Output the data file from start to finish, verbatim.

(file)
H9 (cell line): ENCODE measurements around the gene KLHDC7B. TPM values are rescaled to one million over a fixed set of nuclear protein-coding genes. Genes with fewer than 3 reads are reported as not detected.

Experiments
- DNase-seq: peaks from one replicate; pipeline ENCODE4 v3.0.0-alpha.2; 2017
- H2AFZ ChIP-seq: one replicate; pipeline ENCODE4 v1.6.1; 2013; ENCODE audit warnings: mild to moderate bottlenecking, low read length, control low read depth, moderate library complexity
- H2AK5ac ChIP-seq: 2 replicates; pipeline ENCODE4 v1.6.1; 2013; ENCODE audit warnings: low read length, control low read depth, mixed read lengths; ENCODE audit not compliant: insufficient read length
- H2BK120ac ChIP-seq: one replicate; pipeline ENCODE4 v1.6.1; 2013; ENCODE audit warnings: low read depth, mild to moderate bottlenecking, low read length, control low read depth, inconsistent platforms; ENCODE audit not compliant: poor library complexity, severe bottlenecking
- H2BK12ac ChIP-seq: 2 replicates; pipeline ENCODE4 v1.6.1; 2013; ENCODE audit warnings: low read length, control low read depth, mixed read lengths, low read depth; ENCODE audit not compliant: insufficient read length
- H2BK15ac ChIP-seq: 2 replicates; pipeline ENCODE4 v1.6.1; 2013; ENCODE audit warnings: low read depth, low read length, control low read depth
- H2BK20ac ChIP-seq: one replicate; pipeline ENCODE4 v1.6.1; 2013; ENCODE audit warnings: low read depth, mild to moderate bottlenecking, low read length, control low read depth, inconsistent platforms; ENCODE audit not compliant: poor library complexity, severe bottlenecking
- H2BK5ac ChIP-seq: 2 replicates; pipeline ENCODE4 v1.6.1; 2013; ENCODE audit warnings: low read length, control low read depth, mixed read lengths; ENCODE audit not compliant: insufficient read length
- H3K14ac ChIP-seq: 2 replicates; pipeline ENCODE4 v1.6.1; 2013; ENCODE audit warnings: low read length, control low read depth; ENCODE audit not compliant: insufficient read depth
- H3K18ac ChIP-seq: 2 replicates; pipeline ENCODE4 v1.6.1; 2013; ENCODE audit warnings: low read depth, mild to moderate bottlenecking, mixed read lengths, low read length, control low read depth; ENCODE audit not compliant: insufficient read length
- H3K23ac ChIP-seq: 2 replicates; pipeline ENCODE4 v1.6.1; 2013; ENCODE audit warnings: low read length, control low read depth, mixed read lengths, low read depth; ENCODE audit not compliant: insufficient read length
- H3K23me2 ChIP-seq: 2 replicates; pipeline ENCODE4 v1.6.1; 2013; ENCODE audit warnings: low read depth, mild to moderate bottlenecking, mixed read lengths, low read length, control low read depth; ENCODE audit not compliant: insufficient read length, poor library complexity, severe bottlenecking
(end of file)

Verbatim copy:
H9 (cell line): ENCODE measurements around the gene KLHDC7B. TPM values are rescaled to one million over a fixed set of nuclear protein-coding genes. Genes with fewer than 3 reads are reported as not detected.

Experiments
- DNase-seq: peaks from one replicate; pipeline ENCODE4 v3.0.0-alpha.2; 2017
- H2AFZ ChIP-seq: one replicate; pipeline ENCODE4 v1.6.1; 2013; ENCODE audit warnings: mild to moderate bottlenecking, low read length, control low read depth, moderate library complexity
- H2AK5ac ChIP-seq: 2 replicates; pipeline ENCODE4 v1.6.1; 2013; ENCODE audit warnings: low read length, control low read depth, mixed read lengths; ENCODE audit not compliant: insufficient read length
- H2BK120ac ChIP-seq: one replicate; pipeline ENCODE4 v1.6.1; 2013; ENCODE audit warnings: low read depth, mild to moderate bottlenecking, low read length, control low read depth, inconsistent platforms; ENCODE audit not compliant: poor library complexity, severe bottlenecking
- H2BK12ac ChIP-seq: 2 replicates; pipeline ENCODE4 v1.6.1; 2013; ENCODE audit warnings: low read length, control low read depth, mixed read lengths, low read depth; ENCODE audit not compliant: insufficient read length
- H2BK15ac ChIP-seq: 2 replicates; pipeline ENCODE4 v1.6.1; 2013; ENCODE audit warnings: low read depth, low read length, control low read depth
- H2BK20ac ChIP-seq: one replicate; pipeline ENCODE4 v1.6.1; 2013; ENCODE audit warnings: low read depth, mild to moderate bottlenecking, low read length, control low read depth, inconsistent platforms; ENCODE audit not compliant: poor library complexity, severe bottlenecking
- H2BK5ac ChIP-seq: 2 replicates; pipeline ENCODE4 v1.6.1; 2013; ENCODE audit warnings: low read length, control low read depth, mixed read lengths; ENCODE audit not compliant: insufficient read length
- H3K14ac ChIP-seq: 2 replicates; pipeline ENCODE4 v1.6.1; 2013; ENCODE audit warnings: low read length, control low read depth; ENCODE audit not compliant: insufficient read depth
- H3K18ac ChIP-seq: 2 replicates; pipeline ENCODE4 v1.6.1; 2013; ENCODE audit warnings: low read depth, mild to moderate bottlenecking, mixed read lengths, low read length, control low read depth; ENCODE audit not compliant: insufficient read length
- H3K23ac ChIP-seq: 2 replicates; pipeline ENCODE4 v1.6.1; 2013; ENCODE audit warnings: low read length, control low read depth, mixed read lengths, low read depth; ENCODE audit not compliant: insufficient read length
- H3K23me2 ChIP-seq: 2 replicates; pipeline ENCODE4 v1.6.1; 2013; ENCODE audit warnings: low read depth, mild to moderate bottlenecking, mixed read lengths, low read length, control low read depth; ENCODE audit not compliant: insufficient read length, poor library complexity, severe bottlenecking